Szeged, March 3. 2012
Szeged's new tram line 2 was officially inaugurated on Friday, March 2nd, with scheduled service starting the next day. The new line is a branch-off from the already existing tram line 1, taking trams to a densely built-in areas instead of the somewhat dreary vicinities at tram 1's outer end (Rókus railway station). The new stretch is 2 kilometers long (4.8 kilometers of new track), and ends at Európa liget (the terminus was previously planned to be called Csongrádi sugárút). The bus lines 2, 83 and 83A operating in Rókusi sugárút have been removed in accord with the opening of the tram, and the trolley bus network was also slightly reworked. Tram 2 is now the main public transit operation between Rókus and the inner city (and the main railway station), with route 1 reduced to a supplementing rola. Here's a map of the restructured network in that vicinity.
Three of the four new PESA 120Nb low-floor trams already in Szeged (nos. 100, 101 and 102) have been used on route 3 that day, the fourth one (number 103) was doing driver training. To the left we see nr. 101 at Széchenyi tér, to the right a scene in Kossuth Lajos sugárút with the first ex-Potsdam KT4D of Szeged, number 200 in the foreground, and two PESAs in the back.
Left: the newly built stretch mostly features grassed tracks. To the right: the tram line is crossed by trolley bus lines in Rókusi körút twice, but here's a third crossing, leading to the back entrance of the trolley bus depot via Csáky József utca.
Left: the first part of the new stretch runs in the middle of Rókusi körút. Then it changes to the side, as you can see behind the KT4D (Nr. 205, ex-Potsdam 221) to the right.
A short video of the first day of the new line. By the way, the flickering of the visual informations displays is just a failure of the video, they were operating normally :)
It's not "just" a new tram line, and not "just" the renewal of existing lines that has been going on for years, but the two main sites of the SzKT (the municipal transit operator), the tram and trolley bus depot were also modernised and extended.
This vehicle is a local "invention": they were bought as unpowered Tatra B6A2 trailers from Rostock, and were converted to powered trailers by the SzKT. This was necessary, because the T6A2H motorcars were not built for towing a trailer, but for multiple unit usage. The resulting B6A2D-M "active trailers" can move on their own, but not in passenger traffic, because they don't have proper driver's cabs, just a lockable control panel in the front.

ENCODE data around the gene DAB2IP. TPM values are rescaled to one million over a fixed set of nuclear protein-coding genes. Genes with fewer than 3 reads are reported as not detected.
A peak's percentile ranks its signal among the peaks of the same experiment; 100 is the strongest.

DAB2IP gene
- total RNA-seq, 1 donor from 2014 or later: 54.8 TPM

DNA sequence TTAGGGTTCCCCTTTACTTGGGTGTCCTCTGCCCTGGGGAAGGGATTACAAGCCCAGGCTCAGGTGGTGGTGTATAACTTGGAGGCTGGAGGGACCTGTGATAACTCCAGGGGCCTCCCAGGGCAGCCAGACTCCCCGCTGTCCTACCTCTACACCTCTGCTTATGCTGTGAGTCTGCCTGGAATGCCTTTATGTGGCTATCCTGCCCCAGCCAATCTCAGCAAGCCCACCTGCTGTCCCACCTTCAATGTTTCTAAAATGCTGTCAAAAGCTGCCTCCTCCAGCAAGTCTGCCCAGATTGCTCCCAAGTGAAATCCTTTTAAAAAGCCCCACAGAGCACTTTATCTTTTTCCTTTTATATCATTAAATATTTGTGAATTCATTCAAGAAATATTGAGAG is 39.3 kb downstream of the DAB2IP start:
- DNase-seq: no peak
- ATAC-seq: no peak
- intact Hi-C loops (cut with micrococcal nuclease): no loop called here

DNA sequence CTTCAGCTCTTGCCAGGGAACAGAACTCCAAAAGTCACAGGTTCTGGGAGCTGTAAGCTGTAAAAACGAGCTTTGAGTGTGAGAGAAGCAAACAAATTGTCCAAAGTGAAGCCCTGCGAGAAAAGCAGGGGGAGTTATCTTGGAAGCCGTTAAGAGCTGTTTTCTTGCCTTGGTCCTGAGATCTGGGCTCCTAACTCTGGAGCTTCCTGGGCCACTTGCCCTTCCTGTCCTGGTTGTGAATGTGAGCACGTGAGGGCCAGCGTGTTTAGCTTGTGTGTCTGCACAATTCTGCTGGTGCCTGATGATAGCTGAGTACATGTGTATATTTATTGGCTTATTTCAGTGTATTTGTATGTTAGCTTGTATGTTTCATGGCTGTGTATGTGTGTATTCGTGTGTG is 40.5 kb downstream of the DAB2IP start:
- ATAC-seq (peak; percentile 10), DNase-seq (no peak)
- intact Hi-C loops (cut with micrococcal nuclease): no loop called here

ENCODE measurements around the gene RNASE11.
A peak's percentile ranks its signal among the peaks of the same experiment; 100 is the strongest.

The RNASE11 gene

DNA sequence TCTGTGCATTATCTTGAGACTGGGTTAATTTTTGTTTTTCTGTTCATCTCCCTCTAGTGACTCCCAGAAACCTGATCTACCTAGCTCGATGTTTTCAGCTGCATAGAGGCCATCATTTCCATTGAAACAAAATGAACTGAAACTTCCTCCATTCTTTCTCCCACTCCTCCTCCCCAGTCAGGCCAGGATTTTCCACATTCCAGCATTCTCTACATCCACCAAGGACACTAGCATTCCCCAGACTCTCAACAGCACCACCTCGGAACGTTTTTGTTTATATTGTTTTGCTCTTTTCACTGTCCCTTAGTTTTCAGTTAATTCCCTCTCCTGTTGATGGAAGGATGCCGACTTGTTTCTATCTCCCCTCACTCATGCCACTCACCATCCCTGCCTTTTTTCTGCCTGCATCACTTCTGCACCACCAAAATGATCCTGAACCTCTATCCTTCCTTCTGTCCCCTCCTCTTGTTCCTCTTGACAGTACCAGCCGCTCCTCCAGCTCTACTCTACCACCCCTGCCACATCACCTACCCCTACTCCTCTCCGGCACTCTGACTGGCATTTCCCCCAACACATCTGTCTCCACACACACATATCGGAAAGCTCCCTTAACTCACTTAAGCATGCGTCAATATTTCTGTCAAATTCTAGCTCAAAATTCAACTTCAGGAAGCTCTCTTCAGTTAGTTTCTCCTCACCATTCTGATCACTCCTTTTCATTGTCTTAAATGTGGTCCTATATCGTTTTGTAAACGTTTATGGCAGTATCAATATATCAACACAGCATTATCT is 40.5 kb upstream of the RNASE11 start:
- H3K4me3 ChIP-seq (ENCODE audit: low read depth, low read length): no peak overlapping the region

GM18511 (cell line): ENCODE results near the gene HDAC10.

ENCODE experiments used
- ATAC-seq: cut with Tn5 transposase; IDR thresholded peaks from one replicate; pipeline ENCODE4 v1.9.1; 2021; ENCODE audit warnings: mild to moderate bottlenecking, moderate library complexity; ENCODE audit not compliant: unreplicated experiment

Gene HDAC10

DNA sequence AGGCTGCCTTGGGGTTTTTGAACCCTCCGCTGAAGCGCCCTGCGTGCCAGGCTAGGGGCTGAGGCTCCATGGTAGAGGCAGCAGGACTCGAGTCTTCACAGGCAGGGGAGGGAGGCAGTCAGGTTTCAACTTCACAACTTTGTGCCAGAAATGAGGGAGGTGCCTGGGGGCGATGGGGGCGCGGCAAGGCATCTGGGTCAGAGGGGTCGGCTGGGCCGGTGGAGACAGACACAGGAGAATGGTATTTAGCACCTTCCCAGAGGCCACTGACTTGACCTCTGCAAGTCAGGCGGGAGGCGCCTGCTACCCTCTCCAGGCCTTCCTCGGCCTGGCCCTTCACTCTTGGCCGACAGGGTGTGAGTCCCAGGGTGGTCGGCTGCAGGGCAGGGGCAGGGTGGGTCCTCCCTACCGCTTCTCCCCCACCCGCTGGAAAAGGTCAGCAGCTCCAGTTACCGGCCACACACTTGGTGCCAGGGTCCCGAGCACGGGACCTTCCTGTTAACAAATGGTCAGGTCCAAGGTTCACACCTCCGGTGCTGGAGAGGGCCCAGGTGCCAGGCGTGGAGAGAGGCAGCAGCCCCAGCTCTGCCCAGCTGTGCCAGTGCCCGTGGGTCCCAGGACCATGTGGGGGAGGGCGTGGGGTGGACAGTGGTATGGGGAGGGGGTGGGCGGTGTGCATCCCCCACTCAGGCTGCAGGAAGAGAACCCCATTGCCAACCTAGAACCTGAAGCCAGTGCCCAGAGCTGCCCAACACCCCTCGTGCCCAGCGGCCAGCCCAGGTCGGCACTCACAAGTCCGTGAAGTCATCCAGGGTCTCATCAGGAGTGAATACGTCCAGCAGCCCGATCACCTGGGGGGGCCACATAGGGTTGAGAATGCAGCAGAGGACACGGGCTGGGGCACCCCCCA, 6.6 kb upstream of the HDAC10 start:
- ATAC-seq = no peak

And here's one such T6A2H + B6A2D-M train.
Since this visit took place on a saturday, there were lots of trams in the depot.
Tatra bogie to the left, Tatra bogie to the right, but they're quite alike. To the left we see the truck of an ex-Berlin KT4D or an ex-Dresden T4D/TB4D (the latter were also modified in Szeged to be used under the ex-Cottbus - originally meter-gauge - KT4D), which has no primary suspension. The to right it's the more recent truck of a T6A2H, with the bogie's frame raised to house spring suspension between the wheelset and the frame. Of course it's recognisable that both trucks are based on the St. Louis B3 PCC truck.
To the left: a replica of the first electric tramcars of Szeged, of which unfortunately none was preserved. It was built in 2008 for the 100th anniversary. To the right: number 1950 is in fact ex-Budapest 1055. It was never used in Szeged - its fleet number reflects the year when tram line 7 - closed in 1977 - to Kiskundorozsma was launched (hence the route number). It's usually being used as a cafe on a piece of abandoned tracks in Somogyi utca once belonging to this line, but now the street will be remodelled, and the tram was brought to the depot for the time being.